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  1. #1
    Senior Member Dixie's Avatar
    Join Date
    Apr 2006
    Texas - Occupied State - The Front Line

    During boom in crop prices, lawmakers harvest subsidies

    During boom in crop prices, lawmakers harvest subsidies
    By Brian Riedl
    Article Launched: 05/18/2008 01:35:33 AM PDT

    With food prices soaring, it takes some gall to force Americans to pay billions of dollars to millionaire agribusinesses. Yet that's what the latest farm bill would do.

    Since the last farm bill was enacted in 2002, the five crops that receive the lion's share of farm subsidies have also enjoyed massive price increases: cotton (105 percent price increase), soybeans (164 percent), corn (169 percent), wheat (256 percent) and rice (281 percent). For consumers, these price increases have caused financial pain domestically and near-riots abroad. For farmers, it's a sunnier story: Total net farm income has leaped 56 percent in just two years, and helped bring the average farm household's income to a record $89,434, and its net worth to $838,875.

    During this crop-price boom, continuing to subsidize farmers makes as much sense as paying Apple to make another generation of iPods.

    Yet instead of cutting, Congress' answer is to harvest even more farm subsidies. The latest version would increase payment rates for more than a dozen crops and increase conservation subsidies. Although the same farmers already receive massive annual subsidies, plus taxpayer-funded crop insurance, Congress would also layer a new permanent disaster aid program. Expect Congress to declare an emergency any week that it rains - or doesn't rain.

    Commercial help

    Farm subsidies have long been America's largest corporate
    welfare program.
    Rather than help small, struggling family farmers, the majority of subsidies go to commercial farmers, who report an average income of $200,000 and a net worth of nearly $2 million.
    President Bush called on Congress to end farm subsidies for families earning more than $200,000 annually. Instead, Congress decided that married couples with less than $1.5 million in annual net farm income should be barred from one farm subsidy program - but still allowed to collect from all the rest. This is what passes for reform.

    And for the vast majority of farmers and agribusiness that remain eligible for farm subsidies, bigger checks await. Agribusinesses have long exploited loopholes to evade the $150,000 annual limit on marketing loan subsidies, including dividing themselves into dozens of separate legal entities and collecting subsidies for each one.

    Yet rather than better enforce this payment limit, the farm bill simply repeals it altogether. No longer would agribusinesses even need to hire attorneys and find loopholes in order to amass millions in taxpayer subsidies.

    Overall, the farm bill is officially listed as adding $10 billion in new spending over the decade. But that ignores the blatant gimmicks - such as shifting costs just outside the 10-year window, and unrealistically assuming all increases will suddenly be repealed in four years - that could add more than $10 billion to the cost. Congressional Democrats who loudly denounced budget deficits are now prepared to bypass anti-deficit rules for this bloated bill.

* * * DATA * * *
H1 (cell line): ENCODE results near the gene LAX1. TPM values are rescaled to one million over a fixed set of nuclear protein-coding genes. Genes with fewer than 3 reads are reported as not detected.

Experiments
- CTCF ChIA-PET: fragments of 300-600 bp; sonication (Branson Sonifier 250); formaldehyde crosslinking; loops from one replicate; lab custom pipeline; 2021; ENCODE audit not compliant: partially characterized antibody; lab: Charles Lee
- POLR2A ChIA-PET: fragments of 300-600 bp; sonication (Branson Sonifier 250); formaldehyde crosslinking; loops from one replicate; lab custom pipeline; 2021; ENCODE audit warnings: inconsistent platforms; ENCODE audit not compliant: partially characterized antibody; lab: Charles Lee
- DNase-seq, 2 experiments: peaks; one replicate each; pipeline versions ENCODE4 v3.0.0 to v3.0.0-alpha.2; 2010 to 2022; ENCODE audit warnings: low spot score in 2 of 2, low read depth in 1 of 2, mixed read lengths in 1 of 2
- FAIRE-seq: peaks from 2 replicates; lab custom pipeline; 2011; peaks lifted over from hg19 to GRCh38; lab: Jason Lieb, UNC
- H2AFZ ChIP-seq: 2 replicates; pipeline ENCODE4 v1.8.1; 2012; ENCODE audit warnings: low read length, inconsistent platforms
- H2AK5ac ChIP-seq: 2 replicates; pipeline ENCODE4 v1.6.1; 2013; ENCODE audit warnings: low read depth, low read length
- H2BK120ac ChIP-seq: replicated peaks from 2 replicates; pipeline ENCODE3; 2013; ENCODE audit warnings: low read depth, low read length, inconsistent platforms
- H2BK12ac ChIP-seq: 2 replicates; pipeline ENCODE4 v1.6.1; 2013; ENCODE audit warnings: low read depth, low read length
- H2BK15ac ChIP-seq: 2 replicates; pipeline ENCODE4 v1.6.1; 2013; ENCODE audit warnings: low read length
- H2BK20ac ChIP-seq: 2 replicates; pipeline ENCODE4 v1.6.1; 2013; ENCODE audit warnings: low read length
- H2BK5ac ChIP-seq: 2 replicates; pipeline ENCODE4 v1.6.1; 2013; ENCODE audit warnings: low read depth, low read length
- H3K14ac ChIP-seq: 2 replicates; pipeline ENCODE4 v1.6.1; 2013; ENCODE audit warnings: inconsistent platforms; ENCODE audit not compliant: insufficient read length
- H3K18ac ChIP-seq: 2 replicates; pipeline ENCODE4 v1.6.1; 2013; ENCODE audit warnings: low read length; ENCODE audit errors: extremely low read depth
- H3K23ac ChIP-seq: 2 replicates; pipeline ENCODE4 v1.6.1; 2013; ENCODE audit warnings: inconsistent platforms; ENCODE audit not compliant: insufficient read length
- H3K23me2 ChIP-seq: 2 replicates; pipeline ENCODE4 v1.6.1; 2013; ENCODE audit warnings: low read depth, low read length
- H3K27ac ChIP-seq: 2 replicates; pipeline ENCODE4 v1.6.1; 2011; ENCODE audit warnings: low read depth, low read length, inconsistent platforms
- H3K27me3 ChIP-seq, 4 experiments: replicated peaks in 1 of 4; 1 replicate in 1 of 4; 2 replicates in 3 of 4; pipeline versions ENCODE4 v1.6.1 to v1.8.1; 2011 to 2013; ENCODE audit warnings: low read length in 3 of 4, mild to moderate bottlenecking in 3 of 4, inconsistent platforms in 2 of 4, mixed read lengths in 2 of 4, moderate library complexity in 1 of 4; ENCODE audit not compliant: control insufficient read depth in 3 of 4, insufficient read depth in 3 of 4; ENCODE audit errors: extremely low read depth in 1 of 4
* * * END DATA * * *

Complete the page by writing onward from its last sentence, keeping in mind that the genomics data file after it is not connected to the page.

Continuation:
Thus, farm subsidies will continue costing taxpayers at least $25 billion annually. And for what purpose? Subsidies don't solve farmer poverty because they go to profitable agribusinesses. They don't preserve family farms because agribusinesses use their subsidies to buy them out. They are no longer designed to stabilize crop prices.

    Nor do they promote cheap food, as ethanol policies are raising prices steeply. These programs lack any coherent rationale. Instead, they cost billions in taxes and higher supermarket prices. They harm the environment by encouraging over-planting. By undermining America's trade negotiations, subsidies raise consumer prices and restrict U.S. exports. Cotton subsidies undercut impoverished African farmers desperately trying to make a living. They contribute to obesity and rising health care costs by subsidizing corn and soy (from which sugars and fats are derived) rather than healthier fruits and vegetables.

    Favored industry

    Farm subsidies don't produce food, but they do produce votes. Despite its economic incoherence, the farm agreement is overwhelmingly popular in a Congress that has mastered the art of distributing tax dollars to favored industries. Although Bush has pledged to veto the farm bill, Congress has stubbornly pledged to override the veto.

    Is it any wonder why Washington is so unpopular these days?
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  2. #2
    Senior Member tencz57's Avatar
    Join Date
    Jan 2008
    Wasn't it the Mistical figure Ronald Reagan who's government programs forclosed on 1000's of small farms , causing "Farm Aid" to crank up and try to help the "Indepedent" farmer? It's all about the "Lobbying" baby

    U.S. government = Commen Sense not required , after all it's not their monies
    Nam vet 1967/1970 Skull & Bones can KMA .Bless our Brothers that gave their all ..It also gives me the right to Vote for Chuck Baldwin 2008 POTUS . NOW or never*

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